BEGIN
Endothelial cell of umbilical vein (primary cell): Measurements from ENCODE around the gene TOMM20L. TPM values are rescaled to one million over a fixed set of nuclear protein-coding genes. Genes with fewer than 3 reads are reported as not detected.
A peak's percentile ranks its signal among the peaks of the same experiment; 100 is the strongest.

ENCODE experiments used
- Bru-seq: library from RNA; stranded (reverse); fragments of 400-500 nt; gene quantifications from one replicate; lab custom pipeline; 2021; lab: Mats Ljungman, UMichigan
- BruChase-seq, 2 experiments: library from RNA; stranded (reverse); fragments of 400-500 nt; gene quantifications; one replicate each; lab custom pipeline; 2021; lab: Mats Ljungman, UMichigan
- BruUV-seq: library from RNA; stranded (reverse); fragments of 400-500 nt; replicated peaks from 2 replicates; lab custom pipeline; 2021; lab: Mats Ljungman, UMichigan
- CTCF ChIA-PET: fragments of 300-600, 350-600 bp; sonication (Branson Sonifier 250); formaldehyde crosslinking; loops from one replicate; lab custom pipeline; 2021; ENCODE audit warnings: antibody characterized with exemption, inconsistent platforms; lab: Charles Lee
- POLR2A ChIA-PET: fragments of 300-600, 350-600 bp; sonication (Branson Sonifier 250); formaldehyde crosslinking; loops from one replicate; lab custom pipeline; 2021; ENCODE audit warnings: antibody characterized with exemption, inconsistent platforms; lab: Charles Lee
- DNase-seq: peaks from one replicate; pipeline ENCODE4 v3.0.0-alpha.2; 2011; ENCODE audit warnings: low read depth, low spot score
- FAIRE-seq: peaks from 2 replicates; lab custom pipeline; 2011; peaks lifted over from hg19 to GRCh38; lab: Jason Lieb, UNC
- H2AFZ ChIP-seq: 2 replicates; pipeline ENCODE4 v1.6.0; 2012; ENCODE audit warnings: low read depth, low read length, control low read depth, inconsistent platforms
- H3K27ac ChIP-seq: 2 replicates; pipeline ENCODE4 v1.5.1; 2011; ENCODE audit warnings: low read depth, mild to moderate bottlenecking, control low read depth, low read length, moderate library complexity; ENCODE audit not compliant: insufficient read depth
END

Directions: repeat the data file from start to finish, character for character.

Endothelial cell of umbilical vein (primary cell): Measurements from ENCODE around the gene TOMM20L. TPM values are rescaled to one million over a fixed set of nuclear protein-coding genes. Genes with fewer than 3 reads are reported as not detected.
A peak's percentile ranks its signal among the peaks of the same experiment; 100 is the strongest.

ENCODE experiments used
- Bru-seq: library from RNA; stranded (reverse); fragments of 400-500 nt; gene quantifications from one replicate; lab custom pipeline; 2021; lab: Mats Ljungman, UMichigan
- BruChase-seq, 2 experiments: library from RNA; stranded (reverse); fragments of 400-500 nt; gene quantifications; one replicate each; lab custom pipeline; 2021; lab: Mats Ljungman, UMichigan
- BruUV-seq: library from RNA; stranded (reverse); fragments of 400-500 nt; replicated peaks from 2 replicates; lab custom pipeline; 2021; lab: Mats Ljungman, UMichigan
- CTCF ChIA-PET: fragments of 300-600, 350-600 bp; sonication (Branson Sonifier 250); formaldehyde crosslinking; loops from one replicate; lab custom pipeline; 2021; ENCODE audit warnings: antibody characterized with exemption, inconsistent platforms; lab: Charles Lee
- POLR2A ChIA-PET: fragments of 300-600, 350-600 bp; sonication (Branson Sonifier 250); formaldehyde crosslinking; loops from one replicate; lab custom pipeline; 2021; ENCODE audit warnings: antibody characterized with exemption, inconsistent platforms; lab: Charles Lee
- DNase-seq: peaks from one replicate; pipeline ENCODE4 v3.0.0-alpha.2; 2011; ENCODE audit warnings: low read depth, low spot score
- FAIRE-seq: peaks from 2 replicates; lab custom pipeline; 2011; peaks lifted over from hg19 to GRCh38; lab: Jason Lieb, UNC
- H2AFZ ChIP-seq: 2 replicates; pipeline ENCODE4 v1.6.0; 2012; ENCODE audit warnings: low read depth, low read length, control low read depth, inconsistent platforms
- H3K27ac ChIP-seq: 2 replicates; pipeline ENCODE4 v1.5.1; 2011; ENCODE audit warnings: low read depth, mild to moderate bottlenecking, control low read depth, low read length, moderate library complexity; ENCODE audit not compliant: insufficient read depth